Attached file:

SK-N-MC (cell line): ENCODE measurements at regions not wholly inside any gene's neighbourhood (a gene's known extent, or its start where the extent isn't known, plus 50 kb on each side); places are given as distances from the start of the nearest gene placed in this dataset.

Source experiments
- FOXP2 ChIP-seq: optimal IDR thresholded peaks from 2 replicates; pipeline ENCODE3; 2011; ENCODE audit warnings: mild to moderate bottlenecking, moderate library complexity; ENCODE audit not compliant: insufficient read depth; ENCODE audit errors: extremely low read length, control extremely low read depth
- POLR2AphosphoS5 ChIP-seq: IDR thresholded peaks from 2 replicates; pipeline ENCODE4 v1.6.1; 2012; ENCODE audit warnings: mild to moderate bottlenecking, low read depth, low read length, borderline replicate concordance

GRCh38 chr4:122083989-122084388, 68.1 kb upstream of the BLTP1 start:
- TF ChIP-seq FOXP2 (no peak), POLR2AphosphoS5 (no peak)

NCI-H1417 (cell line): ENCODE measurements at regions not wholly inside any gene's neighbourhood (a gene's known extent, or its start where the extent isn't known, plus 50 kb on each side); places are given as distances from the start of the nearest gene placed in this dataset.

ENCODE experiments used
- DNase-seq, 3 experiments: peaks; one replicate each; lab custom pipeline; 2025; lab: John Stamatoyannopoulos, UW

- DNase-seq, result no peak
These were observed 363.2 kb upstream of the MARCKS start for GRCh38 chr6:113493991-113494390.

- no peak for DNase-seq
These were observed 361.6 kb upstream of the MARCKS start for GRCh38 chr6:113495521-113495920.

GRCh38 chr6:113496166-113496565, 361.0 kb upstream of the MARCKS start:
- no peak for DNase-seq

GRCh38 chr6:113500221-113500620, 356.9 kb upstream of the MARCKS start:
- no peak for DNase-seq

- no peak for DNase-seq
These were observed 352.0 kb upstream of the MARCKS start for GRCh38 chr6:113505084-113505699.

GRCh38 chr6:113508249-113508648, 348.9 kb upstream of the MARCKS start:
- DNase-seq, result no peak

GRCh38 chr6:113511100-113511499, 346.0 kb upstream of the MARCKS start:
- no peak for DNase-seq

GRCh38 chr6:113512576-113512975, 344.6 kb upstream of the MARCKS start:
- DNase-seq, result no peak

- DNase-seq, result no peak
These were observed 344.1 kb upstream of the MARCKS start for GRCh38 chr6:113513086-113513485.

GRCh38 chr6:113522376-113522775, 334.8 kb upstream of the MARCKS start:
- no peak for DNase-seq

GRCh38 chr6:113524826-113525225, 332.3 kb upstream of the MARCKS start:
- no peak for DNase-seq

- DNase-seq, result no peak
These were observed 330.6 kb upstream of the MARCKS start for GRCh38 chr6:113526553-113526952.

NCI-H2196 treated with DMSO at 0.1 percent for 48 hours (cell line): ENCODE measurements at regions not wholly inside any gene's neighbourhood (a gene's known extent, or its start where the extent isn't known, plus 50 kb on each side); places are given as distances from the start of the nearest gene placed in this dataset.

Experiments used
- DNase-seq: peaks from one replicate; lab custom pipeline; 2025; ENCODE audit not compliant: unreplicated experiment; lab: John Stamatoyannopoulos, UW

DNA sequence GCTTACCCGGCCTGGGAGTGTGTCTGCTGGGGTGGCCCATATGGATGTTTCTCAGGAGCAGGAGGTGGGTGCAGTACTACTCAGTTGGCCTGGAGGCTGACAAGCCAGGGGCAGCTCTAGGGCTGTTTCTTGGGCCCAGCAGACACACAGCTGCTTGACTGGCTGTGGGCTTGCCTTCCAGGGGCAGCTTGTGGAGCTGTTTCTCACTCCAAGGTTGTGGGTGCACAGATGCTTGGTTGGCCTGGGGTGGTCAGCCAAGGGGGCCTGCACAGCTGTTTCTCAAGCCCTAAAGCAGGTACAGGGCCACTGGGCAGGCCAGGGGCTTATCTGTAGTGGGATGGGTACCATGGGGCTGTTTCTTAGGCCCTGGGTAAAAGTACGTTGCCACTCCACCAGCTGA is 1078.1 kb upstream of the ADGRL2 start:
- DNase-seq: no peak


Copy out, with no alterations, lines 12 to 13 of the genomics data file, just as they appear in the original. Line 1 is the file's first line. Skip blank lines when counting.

- no peak for DNase-seq
These were observed 361.6 kb upstream of the MARCKS start for GRCh38 chr6:113495521-113495920.